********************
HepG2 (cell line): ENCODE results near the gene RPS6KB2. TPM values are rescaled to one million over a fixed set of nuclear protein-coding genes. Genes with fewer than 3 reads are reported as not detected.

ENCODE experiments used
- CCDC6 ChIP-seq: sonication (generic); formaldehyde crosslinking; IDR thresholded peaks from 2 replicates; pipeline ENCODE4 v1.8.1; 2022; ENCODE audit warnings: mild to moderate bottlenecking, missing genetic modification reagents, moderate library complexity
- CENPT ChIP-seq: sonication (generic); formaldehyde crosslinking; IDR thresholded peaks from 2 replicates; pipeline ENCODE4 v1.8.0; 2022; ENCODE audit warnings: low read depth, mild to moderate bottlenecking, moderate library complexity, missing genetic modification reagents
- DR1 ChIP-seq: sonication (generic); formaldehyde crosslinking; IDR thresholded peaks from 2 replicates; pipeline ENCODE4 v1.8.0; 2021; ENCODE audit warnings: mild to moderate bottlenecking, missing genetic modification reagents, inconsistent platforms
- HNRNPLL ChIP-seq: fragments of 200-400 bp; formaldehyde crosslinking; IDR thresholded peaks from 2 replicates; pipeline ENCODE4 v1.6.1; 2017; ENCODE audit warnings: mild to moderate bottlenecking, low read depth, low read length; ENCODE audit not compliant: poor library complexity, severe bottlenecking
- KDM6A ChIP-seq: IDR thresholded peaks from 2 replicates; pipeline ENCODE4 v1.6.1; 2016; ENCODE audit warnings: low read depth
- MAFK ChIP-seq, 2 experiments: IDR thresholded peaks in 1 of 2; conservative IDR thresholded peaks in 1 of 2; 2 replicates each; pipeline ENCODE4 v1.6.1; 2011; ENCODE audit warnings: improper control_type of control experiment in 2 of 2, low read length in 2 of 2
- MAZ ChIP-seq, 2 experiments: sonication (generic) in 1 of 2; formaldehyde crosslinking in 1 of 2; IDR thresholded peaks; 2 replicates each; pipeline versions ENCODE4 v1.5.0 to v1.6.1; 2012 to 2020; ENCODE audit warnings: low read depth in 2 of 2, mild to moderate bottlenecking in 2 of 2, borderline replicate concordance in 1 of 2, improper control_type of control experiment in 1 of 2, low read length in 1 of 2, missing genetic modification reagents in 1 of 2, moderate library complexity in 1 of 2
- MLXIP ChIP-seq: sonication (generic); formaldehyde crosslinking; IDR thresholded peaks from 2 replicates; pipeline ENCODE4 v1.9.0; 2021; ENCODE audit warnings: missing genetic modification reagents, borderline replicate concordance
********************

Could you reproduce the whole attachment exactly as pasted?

HepG2 (cell line): ENCODE results near the gene RPS6KB2. TPM values are rescaled to one million over a fixed set of nuclear protein-coding genes. Genes with fewer than 3 reads are reported as not detected.

ENCODE experiments used
- CCDC6 ChIP-seq: sonication (generic); formaldehyde crosslinking; IDR thresholded peaks from 2 replicates; pipeline ENCODE4 v1.8.1; 2022; ENCODE audit warnings: mild to moderate bottlenecking, missing genetic modification reagents, moderate library complexity
- CENPT ChIP-seq: sonication (generic); formaldehyde crosslinking; IDR thresholded peaks from 2 replicates; pipeline ENCODE4 v1.8.0; 2022; ENCODE audit warnings: low read depth, mild to moderate bottlenecking, moderate library complexity, missing genetic modification reagents
- DR1 ChIP-seq: sonication (generic); formaldehyde crosslinking; IDR thresholded peaks from 2 replicates; pipeline ENCODE4 v1.8.0; 2021; ENCODE audit warnings: mild to moderate bottlenecking, missing genetic modification reagents, inconsistent platforms
- HNRNPLL ChIP-seq: fragments of 200-400 bp; formaldehyde crosslinking; IDR thresholded peaks from 2 replicates; pipeline ENCODE4 v1.6.1; 2017; ENCODE audit warnings: mild to moderate bottlenecking, low read depth, low read length; ENCODE audit not compliant: poor library complexity, severe bottlenecking
- KDM6A ChIP-seq: IDR thresholded peaks from 2 replicates; pipeline ENCODE4 v1.6.1; 2016; ENCODE audit warnings: low read depth
- MAFK ChIP-seq, 2 experiments: IDR thresholded peaks in 1 of 2; conservative IDR thresholded peaks in 1 of 2; 2 replicates each; pipeline ENCODE4 v1.6.1; 2011; ENCODE audit warnings: improper control_type of control experiment in 2 of 2, low read length in 2 of 2
- MAZ ChIP-seq, 2 experiments: sonication (generic) in 1 of 2; formaldehyde crosslinking in 1 of 2; IDR thresholded peaks; 2 replicates each; pipeline versions ENCODE4 v1.5.0 to v1.6.1; 2012 to 2020; ENCODE audit warnings: low read depth in 2 of 2, mild to moderate bottlenecking in 2 of 2, borderline replicate concordance in 1 of 2, improper control_type of control experiment in 1 of 2, low read length in 1 of 2, missing genetic modification reagents in 1 of 2, moderate library complexity in 1 of 2
- MLXIP ChIP-seq: sonication (generic); formaldehyde crosslinking; IDR thresholded peaks from 2 replicates; pipeline ENCODE4 v1.9.0; 2021; ENCODE audit warnings: missing genetic modification reagents, borderline replicate concordance